BUILDING YOUR OWN PHOTO PROJECT

BY OLYMPUS VISIONARY MIKE BOENING

Have you heard about photo projects? Do you wonder how they work? Can anyone do one?

Photo projects can be an inspiring way to get your creative juices flowing and challenge yourself photographically. They have a way of energizing us just like a new workout regimen starting or a very interesting book might. They keep us engaged with photography because you are building something instead of just going out and getting snapshots. They can hone your creative process. If this sounds interesting to you, please read on.

To begin let’s explore why you might want to build a photo project. Maybe you have been looking for a new challenge in your photography, or an adventure. Some people start a project to get them out of a creative rut. In either case, starting a project can help with any of these things and more. Photo projects can lead to you discovering more about yourself and what types of photography really motivate you. Maybe there is a place you don’t go often, the city or the country, and you would like to know more. These are great places to start.

PEN-F, M.Zuiko 12mm F2.0, F11.0, 1s, ISO 200

I always say if you are going to pick a photo project than make sure you are challenging your photography skills. Don’t keep shooting the things you usually would. If you are a landscape shooter maybe you should try something in urban or street photography or vice versa. Take some new chances to help you grow in your craft. By doing so, you will likely make all of your photography better as well.

Be ready to face some hurdles to accomplish your project.  You may question if you have enough time after you have started.  You may lose interest or even stop all together.  Be prepared to break through those feelings, because in the end your sense of accomplishment will be well worth it.

I think the last reason to take on a photo project is, they are fun.  When you have a goal of getting shots certain images at certain times you will find yourself much more motivated to accomplish that goal.  It becomes fun and exhilarating.

There are many types of photo projects out there, but here are few basic ones that can be a great start for your journey into building your own. 

THE 365 DAY PROJECT

In this project you take one photo a day consecutively for 365 days. This is a very challenging project and one that can lead to much discovery, but also one that involves much commitment. Maybe you can select one item outdoors from your home and take a picture of it for 365 days straight and watch it through the seasons, or maybe you select another item or items at random with some meaning like things people use to get their day going? It’s up to you but be prepared because taking at least one image for every day of the year can be a challenge.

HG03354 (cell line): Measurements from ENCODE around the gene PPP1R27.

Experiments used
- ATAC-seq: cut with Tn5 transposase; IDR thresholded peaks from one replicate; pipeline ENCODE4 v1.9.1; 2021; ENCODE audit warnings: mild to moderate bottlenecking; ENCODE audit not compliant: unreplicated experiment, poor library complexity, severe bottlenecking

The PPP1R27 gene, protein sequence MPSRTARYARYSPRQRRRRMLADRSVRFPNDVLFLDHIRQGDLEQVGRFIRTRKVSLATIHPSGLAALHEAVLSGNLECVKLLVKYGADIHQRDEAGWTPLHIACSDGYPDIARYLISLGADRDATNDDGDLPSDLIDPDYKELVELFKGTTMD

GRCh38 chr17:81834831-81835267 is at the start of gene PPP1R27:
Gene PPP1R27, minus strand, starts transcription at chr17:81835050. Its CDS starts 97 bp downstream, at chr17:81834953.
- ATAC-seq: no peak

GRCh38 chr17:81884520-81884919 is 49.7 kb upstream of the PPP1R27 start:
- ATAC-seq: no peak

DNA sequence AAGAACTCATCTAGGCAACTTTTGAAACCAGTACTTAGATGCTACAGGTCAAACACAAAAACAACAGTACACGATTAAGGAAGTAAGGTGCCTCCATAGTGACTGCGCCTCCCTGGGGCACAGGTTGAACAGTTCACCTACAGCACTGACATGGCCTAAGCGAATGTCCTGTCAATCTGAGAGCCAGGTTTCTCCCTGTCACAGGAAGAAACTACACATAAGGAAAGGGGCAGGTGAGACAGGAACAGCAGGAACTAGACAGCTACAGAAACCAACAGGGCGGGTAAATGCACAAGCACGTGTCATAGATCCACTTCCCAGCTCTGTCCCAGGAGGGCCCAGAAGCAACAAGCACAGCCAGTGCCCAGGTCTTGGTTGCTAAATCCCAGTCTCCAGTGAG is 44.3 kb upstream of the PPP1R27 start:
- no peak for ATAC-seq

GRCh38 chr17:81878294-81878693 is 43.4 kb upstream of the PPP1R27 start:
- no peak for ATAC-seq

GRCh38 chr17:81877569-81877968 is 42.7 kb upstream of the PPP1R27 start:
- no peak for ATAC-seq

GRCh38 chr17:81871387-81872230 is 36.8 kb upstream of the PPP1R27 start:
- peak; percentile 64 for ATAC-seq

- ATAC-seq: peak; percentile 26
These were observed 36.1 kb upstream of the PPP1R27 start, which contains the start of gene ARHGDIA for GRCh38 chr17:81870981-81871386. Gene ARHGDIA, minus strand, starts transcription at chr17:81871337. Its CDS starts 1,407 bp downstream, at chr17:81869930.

PEN-F, M.Zuiko 14-42mm F3.5-5.6 EZ, F5.5, 1/200Sec, ISO2000

THE 52 WEEK PROJECT

This one, like the 365 Day Project, can be what you want it to be but you only take an image once a week for a year. This one is selected more often by those who are just starting a photo project for the first time. You also can put more thought into how you capture the images you will be taking. Maybe you have to drive somewhere each week to get a certain landscape or urban shot. It’s up to you…

OM-D E-M5 Mark II, M.Zuiko 7-14mm F2.8, F6.3, 1.3s, ISO 200

THE A-Z CHALLENGE

This is a fun project that you can select what it means. Do you capture and item that starts with the next letter in the alphabet or do you actually go out and try to take pictures of actual letters in signs or on items? It’s up to you but this can be a good one to keep you motivated when you are looking for the next letter up.

OM-D E-M5 Mark II, M.Zuiko 14-42mm F3.5-5.6 EZ, F4.7, 1/200s, ISO 200

SINGLE OBJECT CHALLENGE

Take one item, something very simple, and try to take capture it in as many ways as possible. Items like a chair or a coach, maybe an outdoor swing set or car? It’s up to you but work with lighting and shadows, work with taking perspectives from high and low. How can you show the image to a viewer in a different light than they may have thought of? This is a fun project to do with a friend or two to compare your images after too.

TG-5, F6.3, 1/303, ISO 100

When you come up with your idea be sure to ask yourself; can I commit to this project? Time is precious and if you selected a photo project that takes up so much of your time, you may never finish. Be honest with yourself. Remember the purpose is to have fun, enjoy creativity and get to know more about photography all at the same time. Once you have hit those marks, you have started your own photo project.

Capture your stories.